Foreign Minister Sergei Lavrov said envoy Lakhdar Brahimi told him that Assad was determined to "stay in his position to the end and will protect Syrian people, Syrian sovereignty and so on and so forth and there is no chance to change his position." Brahimi met with the Syrian leader this past week before traveling on to Moscow.
Lavrov reiterated that Russia, which remains one of the Syrian leader's few international allies, is not bound to the notion that Assad remain in power.
He also insisted that Russia is not supplying offensive weapons to Syria and was only fulfilling its contract obligations to supply defensive weapons such as anti-aircraft systems. Moscow shouldn't be held responsible for the arsenal of Soviet-era weapons still at the Syrian government's disposal, he said.
Brahimi in his turn warned against "the Somalization of Syria," a reference to the long conflict between Somalia's government and rebels. The envoy said Lebanon and Jordan could not accommodate a large number of additional refugees if fighting continued in neighboring Syria.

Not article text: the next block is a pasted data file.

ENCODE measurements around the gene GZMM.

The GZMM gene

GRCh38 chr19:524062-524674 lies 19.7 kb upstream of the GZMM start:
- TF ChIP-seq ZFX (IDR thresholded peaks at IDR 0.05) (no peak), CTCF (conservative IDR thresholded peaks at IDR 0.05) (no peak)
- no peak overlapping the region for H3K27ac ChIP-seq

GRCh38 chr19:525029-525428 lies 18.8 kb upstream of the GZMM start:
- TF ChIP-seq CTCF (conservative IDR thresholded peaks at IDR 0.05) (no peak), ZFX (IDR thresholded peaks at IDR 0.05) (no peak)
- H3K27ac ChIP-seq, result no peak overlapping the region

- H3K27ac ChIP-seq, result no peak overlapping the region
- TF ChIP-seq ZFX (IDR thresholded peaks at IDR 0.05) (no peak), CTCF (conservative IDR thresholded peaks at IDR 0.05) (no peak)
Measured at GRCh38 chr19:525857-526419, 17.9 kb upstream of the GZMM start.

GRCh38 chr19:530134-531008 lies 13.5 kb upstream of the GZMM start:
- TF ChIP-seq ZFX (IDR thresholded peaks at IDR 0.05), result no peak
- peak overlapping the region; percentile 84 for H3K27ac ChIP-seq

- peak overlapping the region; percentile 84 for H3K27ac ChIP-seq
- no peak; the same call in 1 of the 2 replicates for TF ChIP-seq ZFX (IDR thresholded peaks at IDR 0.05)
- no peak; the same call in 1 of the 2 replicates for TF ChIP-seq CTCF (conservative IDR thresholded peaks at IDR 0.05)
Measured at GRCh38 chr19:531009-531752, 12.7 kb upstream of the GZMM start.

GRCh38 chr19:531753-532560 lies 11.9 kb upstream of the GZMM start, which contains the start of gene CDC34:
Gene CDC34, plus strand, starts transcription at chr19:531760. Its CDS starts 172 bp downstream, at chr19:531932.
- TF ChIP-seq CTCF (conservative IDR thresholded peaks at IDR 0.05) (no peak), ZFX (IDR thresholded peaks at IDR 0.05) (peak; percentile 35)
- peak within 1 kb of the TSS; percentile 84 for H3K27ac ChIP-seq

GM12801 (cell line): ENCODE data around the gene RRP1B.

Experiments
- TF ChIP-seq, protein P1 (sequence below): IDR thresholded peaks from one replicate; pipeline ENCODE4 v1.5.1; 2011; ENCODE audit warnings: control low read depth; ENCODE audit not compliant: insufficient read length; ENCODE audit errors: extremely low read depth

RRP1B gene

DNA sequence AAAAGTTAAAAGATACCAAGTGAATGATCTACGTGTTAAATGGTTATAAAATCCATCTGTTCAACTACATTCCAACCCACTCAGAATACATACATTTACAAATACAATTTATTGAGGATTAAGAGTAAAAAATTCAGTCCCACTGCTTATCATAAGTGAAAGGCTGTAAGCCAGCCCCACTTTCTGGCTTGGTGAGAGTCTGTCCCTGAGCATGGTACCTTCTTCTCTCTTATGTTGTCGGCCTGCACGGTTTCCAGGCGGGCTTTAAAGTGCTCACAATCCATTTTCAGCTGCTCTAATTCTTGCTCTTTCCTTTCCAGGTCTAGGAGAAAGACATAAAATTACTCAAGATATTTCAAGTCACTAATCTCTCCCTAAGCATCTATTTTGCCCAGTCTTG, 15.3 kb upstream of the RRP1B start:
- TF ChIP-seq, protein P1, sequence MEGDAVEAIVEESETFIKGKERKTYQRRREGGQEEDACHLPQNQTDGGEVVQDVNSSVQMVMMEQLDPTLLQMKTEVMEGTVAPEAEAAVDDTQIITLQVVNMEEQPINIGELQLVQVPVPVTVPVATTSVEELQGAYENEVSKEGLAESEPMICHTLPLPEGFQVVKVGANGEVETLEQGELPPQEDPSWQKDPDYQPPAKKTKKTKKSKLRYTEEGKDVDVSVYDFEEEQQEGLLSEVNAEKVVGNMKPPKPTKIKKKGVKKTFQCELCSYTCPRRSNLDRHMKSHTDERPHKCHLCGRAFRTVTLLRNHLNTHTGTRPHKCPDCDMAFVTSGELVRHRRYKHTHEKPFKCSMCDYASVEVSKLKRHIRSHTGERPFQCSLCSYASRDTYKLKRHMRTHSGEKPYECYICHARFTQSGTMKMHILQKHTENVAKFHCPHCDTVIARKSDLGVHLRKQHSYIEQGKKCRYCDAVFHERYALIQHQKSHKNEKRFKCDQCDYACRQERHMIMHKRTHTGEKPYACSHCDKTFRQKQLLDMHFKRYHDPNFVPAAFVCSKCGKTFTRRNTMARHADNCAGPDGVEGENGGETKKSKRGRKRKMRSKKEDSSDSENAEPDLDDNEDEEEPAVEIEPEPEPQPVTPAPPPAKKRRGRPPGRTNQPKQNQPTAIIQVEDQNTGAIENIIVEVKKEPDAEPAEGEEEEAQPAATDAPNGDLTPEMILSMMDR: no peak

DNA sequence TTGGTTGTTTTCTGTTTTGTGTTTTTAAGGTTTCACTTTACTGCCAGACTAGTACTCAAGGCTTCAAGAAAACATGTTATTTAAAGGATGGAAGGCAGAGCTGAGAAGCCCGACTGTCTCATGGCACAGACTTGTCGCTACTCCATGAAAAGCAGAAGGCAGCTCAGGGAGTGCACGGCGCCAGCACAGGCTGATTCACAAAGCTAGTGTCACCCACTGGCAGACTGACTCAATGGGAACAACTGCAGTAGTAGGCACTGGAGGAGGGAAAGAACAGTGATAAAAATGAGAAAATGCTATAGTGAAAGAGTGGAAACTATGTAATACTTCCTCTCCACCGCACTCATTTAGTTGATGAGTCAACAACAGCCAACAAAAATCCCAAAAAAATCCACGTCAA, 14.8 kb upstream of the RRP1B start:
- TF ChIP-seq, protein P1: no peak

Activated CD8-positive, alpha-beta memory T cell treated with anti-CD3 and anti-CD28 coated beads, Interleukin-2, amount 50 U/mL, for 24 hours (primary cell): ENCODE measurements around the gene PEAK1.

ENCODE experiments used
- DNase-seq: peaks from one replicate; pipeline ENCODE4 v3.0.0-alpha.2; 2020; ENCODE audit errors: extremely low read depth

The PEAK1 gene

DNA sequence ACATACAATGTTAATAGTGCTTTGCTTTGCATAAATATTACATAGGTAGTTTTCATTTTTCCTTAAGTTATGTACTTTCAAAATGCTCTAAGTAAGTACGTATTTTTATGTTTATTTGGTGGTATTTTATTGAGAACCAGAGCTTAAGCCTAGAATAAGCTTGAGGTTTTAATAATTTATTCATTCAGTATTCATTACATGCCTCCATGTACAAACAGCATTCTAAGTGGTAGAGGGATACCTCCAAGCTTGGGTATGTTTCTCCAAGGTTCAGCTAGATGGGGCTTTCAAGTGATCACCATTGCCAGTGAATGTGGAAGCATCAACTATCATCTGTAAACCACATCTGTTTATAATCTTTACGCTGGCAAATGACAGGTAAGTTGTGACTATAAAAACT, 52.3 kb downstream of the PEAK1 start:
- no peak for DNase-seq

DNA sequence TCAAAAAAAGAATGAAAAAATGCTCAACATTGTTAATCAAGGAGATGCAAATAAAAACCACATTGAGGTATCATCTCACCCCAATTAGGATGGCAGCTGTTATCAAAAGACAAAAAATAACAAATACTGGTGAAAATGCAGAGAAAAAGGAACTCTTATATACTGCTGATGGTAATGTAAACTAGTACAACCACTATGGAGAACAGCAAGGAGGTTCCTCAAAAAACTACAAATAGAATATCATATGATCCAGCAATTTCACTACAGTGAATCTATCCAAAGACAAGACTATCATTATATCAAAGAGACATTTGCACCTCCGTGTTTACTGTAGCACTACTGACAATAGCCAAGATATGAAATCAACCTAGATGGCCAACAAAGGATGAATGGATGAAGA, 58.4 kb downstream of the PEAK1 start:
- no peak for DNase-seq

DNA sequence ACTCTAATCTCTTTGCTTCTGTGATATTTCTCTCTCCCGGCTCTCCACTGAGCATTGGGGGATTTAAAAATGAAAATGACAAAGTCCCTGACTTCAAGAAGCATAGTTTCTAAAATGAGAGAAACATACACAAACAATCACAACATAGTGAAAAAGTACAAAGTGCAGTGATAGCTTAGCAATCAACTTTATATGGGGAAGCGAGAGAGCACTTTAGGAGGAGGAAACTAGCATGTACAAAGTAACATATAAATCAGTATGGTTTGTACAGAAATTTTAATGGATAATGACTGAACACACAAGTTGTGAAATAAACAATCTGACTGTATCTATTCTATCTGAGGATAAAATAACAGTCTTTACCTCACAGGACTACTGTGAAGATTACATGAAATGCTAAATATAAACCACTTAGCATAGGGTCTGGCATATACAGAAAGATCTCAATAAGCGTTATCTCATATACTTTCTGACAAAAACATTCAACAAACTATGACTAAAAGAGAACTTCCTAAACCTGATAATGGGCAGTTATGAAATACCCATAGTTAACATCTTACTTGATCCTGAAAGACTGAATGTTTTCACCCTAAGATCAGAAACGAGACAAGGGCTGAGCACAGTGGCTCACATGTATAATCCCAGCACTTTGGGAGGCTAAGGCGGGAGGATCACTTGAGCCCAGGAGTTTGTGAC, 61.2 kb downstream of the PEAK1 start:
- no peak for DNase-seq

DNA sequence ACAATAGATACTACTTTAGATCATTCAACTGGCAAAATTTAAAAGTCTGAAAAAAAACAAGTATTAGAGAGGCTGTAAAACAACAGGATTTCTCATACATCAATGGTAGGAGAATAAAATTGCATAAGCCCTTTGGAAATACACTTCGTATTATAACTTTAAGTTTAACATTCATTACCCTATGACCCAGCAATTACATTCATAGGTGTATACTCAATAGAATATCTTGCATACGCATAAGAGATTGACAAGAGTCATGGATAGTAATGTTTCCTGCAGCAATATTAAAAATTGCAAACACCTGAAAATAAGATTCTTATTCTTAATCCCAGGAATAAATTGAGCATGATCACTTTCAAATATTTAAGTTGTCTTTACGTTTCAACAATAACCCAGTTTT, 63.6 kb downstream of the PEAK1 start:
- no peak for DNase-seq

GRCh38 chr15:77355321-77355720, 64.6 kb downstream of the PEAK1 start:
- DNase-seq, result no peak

Lavrov said Russia was still open to holding talks with the Syrian opposition without preconditions with an aim of ending the fighting. Moaz Khatib, leader of the National Coalition of Syrian Revolutionary and Opposition Forces, had rejected Lavrov's call last week for a dialog.
"To me personally it came as quite a surprise to read his statement that he is ready to meet with us only if we change our position (of backing Assad's regime) and publicly apologize for this position," Lavrov said at a news conference with Brahimi.
"We are ready for contacts with all the forces of Syrian opposition and proceed from the notion that they are thinking not of some ambitions of theirs but of their people's destiny," Lavrov said. "If they are convinced that Russia may play some role in this drama they must meet with our representatives without any conditions."
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